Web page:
You can support a local woman raise awareness for all types of childhood cancer.
Stephanie Simmons is a three time brain tumour survivor from London.
Stephanie or Steph created the Gold Ribbon Campaign to symbolize every type of childhood cancer.
Steph’s mother, Renee spoke to 106.9 the X on behalf of Steph as heavy doses of radiation harmed the tissue at the back of her throat making it harder for her to speak.
Renee says at one time Steph was given 8-12 weeks to live, and was told she would never graduate public school.
Now, the 19 year old is in her first year at Fanshawe College, in the Landscape and Design program.
Steph’s diagnoses came in 2004, at the age of 9; Doctors had discovered a kiwi-sized tumour in her brain.
Renee says after a 20 hour surgery, Stephanie had to learn to do everything all over again.
She adds Steph has had 10 brain surgeries, 30 doses of radiation and 2 years of chemotherapy.
Renee says the campaign began in Steph’s own community but has since spread throughout Southern Ontario and into Central Ontario, and is branching out across Canada.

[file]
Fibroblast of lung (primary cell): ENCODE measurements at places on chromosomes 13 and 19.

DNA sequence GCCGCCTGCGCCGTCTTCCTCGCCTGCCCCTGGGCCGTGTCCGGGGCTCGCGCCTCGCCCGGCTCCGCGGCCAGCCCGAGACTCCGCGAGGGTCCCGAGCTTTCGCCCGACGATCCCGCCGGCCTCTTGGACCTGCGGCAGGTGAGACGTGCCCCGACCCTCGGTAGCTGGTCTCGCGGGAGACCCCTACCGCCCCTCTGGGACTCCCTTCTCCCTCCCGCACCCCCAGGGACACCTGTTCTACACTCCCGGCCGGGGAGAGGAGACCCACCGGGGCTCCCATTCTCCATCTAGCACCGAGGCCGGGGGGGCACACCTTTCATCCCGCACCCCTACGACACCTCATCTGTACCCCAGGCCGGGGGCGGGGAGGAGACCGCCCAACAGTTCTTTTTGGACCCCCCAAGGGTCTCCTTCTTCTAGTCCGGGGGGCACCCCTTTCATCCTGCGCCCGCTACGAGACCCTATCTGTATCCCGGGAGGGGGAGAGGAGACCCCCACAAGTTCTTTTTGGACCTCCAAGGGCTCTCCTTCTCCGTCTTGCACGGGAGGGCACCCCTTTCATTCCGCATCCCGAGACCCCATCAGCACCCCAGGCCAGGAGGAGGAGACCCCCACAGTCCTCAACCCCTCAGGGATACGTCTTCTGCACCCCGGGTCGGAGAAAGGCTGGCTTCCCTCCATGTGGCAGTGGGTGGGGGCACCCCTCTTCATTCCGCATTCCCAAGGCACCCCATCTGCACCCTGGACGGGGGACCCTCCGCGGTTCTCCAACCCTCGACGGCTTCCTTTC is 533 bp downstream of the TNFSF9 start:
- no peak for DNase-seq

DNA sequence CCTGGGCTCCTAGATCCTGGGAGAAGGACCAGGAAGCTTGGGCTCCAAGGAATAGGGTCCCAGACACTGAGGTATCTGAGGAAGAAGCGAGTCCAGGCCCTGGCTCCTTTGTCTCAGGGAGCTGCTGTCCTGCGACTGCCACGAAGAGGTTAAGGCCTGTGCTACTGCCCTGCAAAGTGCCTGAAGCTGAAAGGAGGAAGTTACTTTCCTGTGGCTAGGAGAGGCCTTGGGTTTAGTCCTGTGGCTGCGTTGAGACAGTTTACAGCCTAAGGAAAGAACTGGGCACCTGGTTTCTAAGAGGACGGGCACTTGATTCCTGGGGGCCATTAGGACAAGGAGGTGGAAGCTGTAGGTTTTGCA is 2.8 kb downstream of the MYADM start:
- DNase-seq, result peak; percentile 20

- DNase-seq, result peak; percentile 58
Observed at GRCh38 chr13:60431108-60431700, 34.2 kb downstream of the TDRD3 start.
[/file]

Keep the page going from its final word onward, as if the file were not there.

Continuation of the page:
Renee says Steph called the campaign the Gold Ribbon Campaign because the Gold ribbon is the international symbol for childhood cancer in every form. Each year, 1,700 new cases of childhood cancer are diagnosed in Canada alone.
Renee says during Steph’s treatment her friend Emily had a good chance of survival and she had virtually none, Steph survived and Emily unfortunately passed away. Renee feels this was part of Steph’s inspiration for the campaign.
You can donate blood this week here at Fanshawe College, and help support as its Childhood Cancer Awareness Month.
On Friday September 12th, from 11AM to 4PM a blood donor clinic will be set up at Forwell Hall.
And on Thursday October 9th at the Alumni Lounge from 11AM to 4PM.
You can also register your blood donation on behalf of the Gold ribbon Campaign, by using the Partner ID # GOLD013121